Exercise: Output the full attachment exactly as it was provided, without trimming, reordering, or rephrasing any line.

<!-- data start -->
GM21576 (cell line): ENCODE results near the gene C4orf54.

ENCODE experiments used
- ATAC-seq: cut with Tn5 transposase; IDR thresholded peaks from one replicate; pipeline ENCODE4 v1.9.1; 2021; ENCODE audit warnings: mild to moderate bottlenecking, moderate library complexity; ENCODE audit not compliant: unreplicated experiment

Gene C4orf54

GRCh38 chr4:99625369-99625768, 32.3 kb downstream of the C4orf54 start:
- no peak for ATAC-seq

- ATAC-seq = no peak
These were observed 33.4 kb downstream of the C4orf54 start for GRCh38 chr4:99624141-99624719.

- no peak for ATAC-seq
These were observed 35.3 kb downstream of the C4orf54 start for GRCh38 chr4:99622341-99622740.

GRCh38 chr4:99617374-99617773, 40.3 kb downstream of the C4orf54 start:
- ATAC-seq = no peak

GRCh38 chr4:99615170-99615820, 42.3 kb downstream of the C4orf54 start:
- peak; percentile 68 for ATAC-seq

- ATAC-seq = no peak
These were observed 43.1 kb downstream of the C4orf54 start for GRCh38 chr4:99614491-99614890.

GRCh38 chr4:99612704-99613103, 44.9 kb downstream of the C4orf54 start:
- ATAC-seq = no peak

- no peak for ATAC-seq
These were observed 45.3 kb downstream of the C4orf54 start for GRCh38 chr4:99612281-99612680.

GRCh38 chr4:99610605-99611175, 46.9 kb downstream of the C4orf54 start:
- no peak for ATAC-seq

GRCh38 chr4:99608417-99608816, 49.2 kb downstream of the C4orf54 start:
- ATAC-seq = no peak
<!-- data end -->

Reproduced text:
GM21576 (cell line): ENCODE results near the gene C4orf54.

ENCODE experiments used
- ATAC-seq: cut with Tn5 transposase; IDR thresholded peaks from one replicate; pipeline ENCODE4 v1.9.1; 2021; ENCODE audit warnings: mild to moderate bottlenecking, moderate library complexity; ENCODE audit not compliant: unreplicated experiment

Gene C4orf54

GRCh38 chr4:99625369-99625768, 32.3 kb downstream of the C4orf54 start:
- no peak for ATAC-seq

- ATAC-seq = no peak
These were observed 33.4 kb downstream of the C4orf54 start for GRCh38 chr4:99624141-99624719.

- no peak for ATAC-seq
These were observed 35.3 kb downstream of the C4orf54 start for GRCh38 chr4:99622341-99622740.

GRCh38 chr4:99617374-99617773, 40.3 kb downstream of the C4orf54 start:
- ATAC-seq = no peak

GRCh38 chr4:99615170-99615820, 42.3 kb downstream of the C4orf54 start:
- peak; percentile 68 for ATAC-seq

- ATAC-seq = no peak
These were observed 43.1 kb downstream of the C4orf54 start for GRCh38 chr4:99614491-99614890.

GRCh38 chr4:99612704-99613103, 44.9 kb downstream of the C4orf54 start:
- ATAC-seq = no peak

- no peak for ATAC-seq
These were observed 45.3 kb downstream of the C4orf54 start for GRCh38 chr4:99612281-99612680.

GRCh38 chr4:99610605-99611175, 46.9 kb downstream of the C4orf54 start:
- no peak for ATAC-seq

GRCh38 chr4:99608417-99608816, 49.2 kb downstream of the C4orf54 start:
- ATAC-seq = no peak